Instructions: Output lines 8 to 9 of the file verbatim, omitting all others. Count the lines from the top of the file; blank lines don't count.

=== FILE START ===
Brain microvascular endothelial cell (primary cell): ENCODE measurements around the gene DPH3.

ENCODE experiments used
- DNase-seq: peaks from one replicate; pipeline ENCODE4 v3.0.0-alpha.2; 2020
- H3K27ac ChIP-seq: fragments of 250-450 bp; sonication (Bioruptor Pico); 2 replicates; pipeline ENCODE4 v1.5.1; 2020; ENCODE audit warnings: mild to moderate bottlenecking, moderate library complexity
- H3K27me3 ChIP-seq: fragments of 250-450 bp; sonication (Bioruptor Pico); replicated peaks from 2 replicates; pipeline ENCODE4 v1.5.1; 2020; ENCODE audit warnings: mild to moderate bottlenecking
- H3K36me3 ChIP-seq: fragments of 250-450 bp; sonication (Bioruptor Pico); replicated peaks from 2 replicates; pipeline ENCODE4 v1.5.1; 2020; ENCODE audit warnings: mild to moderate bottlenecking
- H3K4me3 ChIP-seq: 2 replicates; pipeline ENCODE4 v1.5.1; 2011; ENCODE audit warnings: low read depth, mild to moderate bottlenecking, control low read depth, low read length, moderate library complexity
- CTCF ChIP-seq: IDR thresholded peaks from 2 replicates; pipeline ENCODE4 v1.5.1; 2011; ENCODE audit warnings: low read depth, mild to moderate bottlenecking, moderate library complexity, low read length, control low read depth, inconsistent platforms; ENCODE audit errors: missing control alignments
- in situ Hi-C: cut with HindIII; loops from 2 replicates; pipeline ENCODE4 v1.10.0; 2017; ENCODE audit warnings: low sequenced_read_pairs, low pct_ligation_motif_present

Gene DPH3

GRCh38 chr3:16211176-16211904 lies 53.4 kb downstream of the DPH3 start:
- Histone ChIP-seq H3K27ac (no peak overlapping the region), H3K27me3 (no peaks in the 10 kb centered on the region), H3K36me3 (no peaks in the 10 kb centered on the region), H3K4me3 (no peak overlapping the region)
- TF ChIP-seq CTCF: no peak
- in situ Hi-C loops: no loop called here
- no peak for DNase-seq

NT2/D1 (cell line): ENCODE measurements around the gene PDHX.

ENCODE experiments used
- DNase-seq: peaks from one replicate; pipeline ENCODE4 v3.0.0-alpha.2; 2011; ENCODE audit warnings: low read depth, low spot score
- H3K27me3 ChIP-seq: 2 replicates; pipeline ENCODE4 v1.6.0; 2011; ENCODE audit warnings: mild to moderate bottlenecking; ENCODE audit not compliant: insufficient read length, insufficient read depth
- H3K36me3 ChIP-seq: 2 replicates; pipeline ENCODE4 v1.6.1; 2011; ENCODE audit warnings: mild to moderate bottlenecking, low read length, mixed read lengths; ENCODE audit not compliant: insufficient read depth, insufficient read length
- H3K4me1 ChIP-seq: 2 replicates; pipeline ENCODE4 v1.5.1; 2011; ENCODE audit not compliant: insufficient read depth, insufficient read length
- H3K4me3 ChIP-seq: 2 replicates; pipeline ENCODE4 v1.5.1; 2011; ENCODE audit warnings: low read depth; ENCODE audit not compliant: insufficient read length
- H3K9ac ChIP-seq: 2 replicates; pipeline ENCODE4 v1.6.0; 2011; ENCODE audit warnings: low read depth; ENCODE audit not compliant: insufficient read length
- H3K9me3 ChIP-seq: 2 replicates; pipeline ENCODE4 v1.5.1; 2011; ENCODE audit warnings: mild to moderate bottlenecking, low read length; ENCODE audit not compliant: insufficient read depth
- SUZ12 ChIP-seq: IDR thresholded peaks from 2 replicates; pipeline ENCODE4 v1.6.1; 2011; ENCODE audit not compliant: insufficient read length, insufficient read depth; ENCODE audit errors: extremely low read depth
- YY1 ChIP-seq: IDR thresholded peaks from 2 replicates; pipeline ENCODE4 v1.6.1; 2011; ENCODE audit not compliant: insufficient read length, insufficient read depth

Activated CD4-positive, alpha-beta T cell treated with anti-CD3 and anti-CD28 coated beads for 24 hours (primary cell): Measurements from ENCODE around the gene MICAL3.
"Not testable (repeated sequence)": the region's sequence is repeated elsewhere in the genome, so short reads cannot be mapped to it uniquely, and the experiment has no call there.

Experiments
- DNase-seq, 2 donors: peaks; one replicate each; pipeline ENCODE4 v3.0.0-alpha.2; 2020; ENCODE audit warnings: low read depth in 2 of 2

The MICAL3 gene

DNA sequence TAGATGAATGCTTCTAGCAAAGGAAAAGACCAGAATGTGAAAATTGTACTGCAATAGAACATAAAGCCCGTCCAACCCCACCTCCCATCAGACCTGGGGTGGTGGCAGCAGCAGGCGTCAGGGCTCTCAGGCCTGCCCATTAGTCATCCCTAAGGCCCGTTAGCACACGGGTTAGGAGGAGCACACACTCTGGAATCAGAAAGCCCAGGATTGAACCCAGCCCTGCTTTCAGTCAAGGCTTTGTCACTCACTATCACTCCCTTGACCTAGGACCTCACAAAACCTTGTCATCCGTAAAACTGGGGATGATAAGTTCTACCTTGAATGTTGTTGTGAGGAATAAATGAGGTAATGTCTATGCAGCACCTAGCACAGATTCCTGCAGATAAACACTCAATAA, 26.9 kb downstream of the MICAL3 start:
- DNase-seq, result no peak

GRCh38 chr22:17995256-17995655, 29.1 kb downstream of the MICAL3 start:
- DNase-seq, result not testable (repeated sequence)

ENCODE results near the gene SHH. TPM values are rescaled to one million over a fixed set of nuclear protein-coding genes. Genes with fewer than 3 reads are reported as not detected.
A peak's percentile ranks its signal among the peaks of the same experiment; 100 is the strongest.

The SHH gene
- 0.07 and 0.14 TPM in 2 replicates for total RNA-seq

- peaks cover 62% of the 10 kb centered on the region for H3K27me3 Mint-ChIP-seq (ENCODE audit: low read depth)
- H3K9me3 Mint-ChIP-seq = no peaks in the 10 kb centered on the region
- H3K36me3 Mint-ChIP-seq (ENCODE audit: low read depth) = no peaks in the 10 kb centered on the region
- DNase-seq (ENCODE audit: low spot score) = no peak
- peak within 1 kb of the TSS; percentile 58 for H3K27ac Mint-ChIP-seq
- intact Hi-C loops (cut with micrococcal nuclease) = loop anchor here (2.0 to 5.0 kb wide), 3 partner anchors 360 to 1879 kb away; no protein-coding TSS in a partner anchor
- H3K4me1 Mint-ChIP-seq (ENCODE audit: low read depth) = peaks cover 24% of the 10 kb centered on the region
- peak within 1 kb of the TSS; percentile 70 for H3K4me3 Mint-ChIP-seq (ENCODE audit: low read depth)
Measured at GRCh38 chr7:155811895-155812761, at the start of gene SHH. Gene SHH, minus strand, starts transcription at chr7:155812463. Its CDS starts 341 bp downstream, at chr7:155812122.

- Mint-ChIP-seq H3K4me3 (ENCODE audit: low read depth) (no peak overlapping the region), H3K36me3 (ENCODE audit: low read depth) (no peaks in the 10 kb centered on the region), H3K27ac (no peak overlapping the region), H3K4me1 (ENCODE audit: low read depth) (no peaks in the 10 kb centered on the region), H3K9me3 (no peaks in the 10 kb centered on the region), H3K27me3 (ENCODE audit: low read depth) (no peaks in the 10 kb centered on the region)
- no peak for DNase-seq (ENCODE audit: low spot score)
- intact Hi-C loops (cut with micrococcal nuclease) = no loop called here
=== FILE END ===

- CTCF ChIP-seq: IDR thresholded peaks from 2 replicates; pipeline ENCODE4 v1.5.1; 2011; ENCODE audit warnings: low read depth, mild to moderate bottlenecking, moderate library complexity, low read length, control low read depth, inconsistent platforms; ENCODE audit errors: missing control alignments
- in situ Hi-C: cut with HindIII; loops from 2 replicates; pipeline ENCODE4 v1.10.0; 2017; ENCODE audit warnings: low sequenced_read_pairs, low pct_ligation_motif_present